Queen of the Damned

They’ve gotten it all wrong. A vampire movie is supposed to be either great, or so ludicrously terrible you spend half an hour out in the parking lot laughing at it with friends; either way, it’s supposed to be fun. Those responsible for Queen of the Damned, which throws together two of Anne Rice’s Vampire Chronicles books (The Vampire Lestat and The Queen of the Damned), seem to have forgotten that. Certainly the movie isn’t good, but since it was headed for mediocrity the minute Warner Bros. greenlighted the script (by Scott Abbott and Michael Petroni), couldn’t they have tossed in some flamboyantly stupid moments? Just for me?

The movie takes itself with the grim seriousness of a bad rock video; it’s too dull and grinding to be any fun to laugh at. A pall hangs over the proceedings anyway, since this is the well-publicized last appearance of the singer Aaliyah, who died last year in a plane crash. Aaliyah plays the titular vamp, Queen Akasha, who used to reign over the vampire race and now wants to spend eternity with the rakish bloodsucker Lestat (Stuart Townsend) at her side.

How is Aaliyah? Her line readings are hard to judge (she’s been dubbed and sub-woofed a lot), but she seems to be having a good time hissing, slinking about, and making disobedient vampires go poof in balls of flame and dust. Whatever life there is to the movie is what she brings to it; she had star presence, and her eagerness to play a glamorous villain in a big-budget horror movie gives her scenes a lift the film sorely needs.

Put Aaliyah next to Stuart Townsend and he looks twice as bad as he does otherwise. Townsend’s Lestat is supposed to be a rock star — a goth-grunge-metal icon, with music and singing voice helpfully provided by Jonathan Davis of the band Korn — but Townsend comes off more like the kind of high-school kid who gets beat up a lot. Queen of the Damned veers closest to the hilarious when it’s trying to sell us this guy as some sort of dark undead Svengali. Unfortunately, Lestat is who we’re stuck with for most of the movie, occasionally trailed by a vampire-huntress with obscure motives (Marguerite Moreau, in an awful performance) and by Marius (Vincent Perez), the vampire who “made” Lestat centuries ago.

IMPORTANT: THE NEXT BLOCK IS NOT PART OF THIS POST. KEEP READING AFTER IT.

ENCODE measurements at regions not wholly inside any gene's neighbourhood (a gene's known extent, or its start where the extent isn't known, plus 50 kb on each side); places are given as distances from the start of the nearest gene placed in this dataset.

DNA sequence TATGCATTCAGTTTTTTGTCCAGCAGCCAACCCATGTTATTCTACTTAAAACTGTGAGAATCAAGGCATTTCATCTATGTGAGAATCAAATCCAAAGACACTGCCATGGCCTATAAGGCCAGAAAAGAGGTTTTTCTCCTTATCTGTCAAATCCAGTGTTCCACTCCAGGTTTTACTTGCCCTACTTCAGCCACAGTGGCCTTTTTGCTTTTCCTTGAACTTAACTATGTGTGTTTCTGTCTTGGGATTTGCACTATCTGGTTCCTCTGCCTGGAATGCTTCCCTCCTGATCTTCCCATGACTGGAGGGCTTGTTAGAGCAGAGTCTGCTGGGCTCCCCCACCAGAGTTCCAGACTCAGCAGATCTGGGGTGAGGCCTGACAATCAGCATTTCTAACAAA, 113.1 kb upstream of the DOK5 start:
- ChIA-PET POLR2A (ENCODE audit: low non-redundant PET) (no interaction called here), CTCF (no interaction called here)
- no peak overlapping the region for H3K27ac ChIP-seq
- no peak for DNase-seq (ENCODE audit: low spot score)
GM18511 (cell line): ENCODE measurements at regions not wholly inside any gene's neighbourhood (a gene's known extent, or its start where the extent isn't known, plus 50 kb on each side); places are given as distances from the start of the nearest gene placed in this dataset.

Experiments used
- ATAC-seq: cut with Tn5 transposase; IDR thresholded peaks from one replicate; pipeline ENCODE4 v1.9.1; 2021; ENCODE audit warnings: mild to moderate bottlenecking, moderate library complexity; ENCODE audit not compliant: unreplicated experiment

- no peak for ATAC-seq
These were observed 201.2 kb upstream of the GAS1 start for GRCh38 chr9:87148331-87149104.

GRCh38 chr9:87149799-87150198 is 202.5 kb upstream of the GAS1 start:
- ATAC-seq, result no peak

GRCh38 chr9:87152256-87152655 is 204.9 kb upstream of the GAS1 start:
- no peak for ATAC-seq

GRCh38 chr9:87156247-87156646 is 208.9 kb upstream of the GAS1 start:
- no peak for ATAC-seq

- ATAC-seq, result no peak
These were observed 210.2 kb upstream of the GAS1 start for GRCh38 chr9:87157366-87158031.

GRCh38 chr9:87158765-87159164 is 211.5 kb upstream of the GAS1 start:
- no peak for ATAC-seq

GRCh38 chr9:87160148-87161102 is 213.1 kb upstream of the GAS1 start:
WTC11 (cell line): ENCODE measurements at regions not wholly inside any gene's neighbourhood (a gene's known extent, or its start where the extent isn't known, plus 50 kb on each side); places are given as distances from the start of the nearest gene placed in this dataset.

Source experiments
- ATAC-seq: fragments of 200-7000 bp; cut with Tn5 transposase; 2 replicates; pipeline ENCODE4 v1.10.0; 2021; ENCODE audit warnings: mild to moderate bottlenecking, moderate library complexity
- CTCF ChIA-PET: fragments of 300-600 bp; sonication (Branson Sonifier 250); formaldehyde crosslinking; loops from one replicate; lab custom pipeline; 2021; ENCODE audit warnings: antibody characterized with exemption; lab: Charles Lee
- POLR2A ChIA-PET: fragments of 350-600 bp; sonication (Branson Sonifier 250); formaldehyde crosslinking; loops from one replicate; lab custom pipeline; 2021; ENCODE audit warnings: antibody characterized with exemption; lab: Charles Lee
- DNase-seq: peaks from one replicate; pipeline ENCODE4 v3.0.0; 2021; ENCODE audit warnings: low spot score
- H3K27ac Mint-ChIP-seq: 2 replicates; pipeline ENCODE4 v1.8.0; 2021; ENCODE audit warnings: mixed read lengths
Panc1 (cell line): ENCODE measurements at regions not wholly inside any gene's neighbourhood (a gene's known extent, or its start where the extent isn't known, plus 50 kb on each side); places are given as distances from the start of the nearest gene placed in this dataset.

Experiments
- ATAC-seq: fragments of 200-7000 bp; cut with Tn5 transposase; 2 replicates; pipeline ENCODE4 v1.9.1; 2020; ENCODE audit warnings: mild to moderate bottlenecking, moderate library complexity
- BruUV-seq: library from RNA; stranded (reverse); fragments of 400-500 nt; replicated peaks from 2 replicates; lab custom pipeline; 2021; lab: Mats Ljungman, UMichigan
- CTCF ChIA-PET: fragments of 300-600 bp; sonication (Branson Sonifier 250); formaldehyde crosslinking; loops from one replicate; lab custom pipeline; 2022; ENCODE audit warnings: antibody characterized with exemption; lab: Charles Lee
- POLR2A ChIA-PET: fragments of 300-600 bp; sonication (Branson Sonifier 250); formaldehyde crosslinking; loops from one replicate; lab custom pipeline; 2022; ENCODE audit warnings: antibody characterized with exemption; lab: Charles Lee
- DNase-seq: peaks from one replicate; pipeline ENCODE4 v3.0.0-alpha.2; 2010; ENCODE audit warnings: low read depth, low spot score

Lestat issues an open challenge to his vampire brothers and sisters to come and get him, an apparently suicidal agenda (he’s tired of spending eternity alone) that results in a bunch of them attacking him onstage at a big concert. The hardcore, eyebrow-pierced audience is horrified when Lestat flits around slaying his own kind in self-defense; if director Michael Rymer (another rock-video veteran) had any wit, he’d have had the audience go nuts, thinking it was all part of the show. The movie doesn’t tell us whether the crowd demands its money back after Lestat is whisked away by Akasha; after all, he barely gets through one song.

Queen of the Damned obviously isn’t for Anne Rice devotees; it gives us blink-and-you-miss-them appearances by the vampires Armand and Pandora (who each later got their own books), without explaining who they are — they’re just vampire furniture. The humans, in turn, are human furniture — I was dismayed to see Paul McGann, forever cool in my book for being the “I” in the British classic Withnail & I, reduced to a Basil Exposition role as a studious type who gives the vampire-huntress much-needed tips (hell, just throw some tweed on him and call him Giles). It’s not much for vampire fans, either (they’re all waiting for Blade II), and it’s not really for Aaliyah fans (she doesn’t turn up until about the halfway mark).

Who’s it for, then? Whoever happens to wander into the theater with nothing better to do with the afternoon? It was rumored (falsely, claimed the studio) that Queen of the Damned had been consigned to a direct-to-video fate, and that only Aaliyah’s death helped avert that fate. Whatever the truth, this is the kind of disposable, watch-it-while-doing-household-chores film that was made for video.

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